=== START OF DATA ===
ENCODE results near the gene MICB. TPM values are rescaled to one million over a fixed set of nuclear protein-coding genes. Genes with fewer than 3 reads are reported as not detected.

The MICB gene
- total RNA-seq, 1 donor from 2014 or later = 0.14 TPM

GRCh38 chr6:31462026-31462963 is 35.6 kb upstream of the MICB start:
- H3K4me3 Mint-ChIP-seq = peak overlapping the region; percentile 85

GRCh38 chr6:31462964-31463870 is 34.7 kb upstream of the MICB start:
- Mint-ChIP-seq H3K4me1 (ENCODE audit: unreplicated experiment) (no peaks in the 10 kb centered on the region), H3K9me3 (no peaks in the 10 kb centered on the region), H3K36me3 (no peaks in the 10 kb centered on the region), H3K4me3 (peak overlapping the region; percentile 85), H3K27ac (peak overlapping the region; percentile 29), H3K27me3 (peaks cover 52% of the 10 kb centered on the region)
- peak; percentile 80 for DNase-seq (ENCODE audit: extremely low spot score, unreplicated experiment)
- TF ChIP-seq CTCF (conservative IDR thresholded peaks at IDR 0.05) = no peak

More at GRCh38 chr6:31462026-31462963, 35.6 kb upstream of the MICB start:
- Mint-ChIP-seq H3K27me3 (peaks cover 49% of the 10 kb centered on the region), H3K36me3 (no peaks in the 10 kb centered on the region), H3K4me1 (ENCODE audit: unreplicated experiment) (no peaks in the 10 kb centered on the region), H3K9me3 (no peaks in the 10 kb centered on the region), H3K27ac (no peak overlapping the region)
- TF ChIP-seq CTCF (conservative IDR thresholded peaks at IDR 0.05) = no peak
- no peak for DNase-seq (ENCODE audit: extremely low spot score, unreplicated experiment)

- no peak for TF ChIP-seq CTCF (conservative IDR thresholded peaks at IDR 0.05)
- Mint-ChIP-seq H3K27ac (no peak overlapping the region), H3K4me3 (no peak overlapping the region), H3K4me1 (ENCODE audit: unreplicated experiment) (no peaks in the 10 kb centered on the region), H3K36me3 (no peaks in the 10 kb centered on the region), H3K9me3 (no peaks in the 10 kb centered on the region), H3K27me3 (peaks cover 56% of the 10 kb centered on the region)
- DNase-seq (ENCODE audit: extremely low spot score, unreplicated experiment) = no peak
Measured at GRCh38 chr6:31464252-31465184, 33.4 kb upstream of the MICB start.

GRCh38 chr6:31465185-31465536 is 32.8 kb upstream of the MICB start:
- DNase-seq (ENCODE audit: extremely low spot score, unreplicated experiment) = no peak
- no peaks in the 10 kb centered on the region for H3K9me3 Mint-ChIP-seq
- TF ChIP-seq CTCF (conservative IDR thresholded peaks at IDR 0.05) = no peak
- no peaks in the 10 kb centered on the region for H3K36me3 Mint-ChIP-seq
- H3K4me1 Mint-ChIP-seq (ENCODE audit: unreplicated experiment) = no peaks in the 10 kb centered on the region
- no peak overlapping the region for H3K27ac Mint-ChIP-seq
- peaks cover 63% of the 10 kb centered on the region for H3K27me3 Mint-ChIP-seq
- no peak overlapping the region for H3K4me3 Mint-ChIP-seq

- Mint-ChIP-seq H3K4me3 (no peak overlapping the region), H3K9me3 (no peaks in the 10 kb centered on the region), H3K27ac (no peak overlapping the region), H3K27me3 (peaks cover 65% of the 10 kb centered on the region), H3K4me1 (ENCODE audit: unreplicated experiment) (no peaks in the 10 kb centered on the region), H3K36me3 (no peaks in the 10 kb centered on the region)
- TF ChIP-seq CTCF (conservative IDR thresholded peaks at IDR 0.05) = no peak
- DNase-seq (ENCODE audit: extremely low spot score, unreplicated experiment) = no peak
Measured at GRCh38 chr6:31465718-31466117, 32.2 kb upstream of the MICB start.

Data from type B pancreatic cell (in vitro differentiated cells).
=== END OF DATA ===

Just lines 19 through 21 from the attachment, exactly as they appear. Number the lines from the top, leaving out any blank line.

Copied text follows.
- DNase-seq (ENCODE audit: extremely low spot score, unreplicated experiment) = no peak
- no peaks in the 10 kb centered on the region for H3K9me3 Mint-ChIP-seq
- TF ChIP-seq CTCF (conservative IDR thresholded peaks at IDR 0.05) = no peak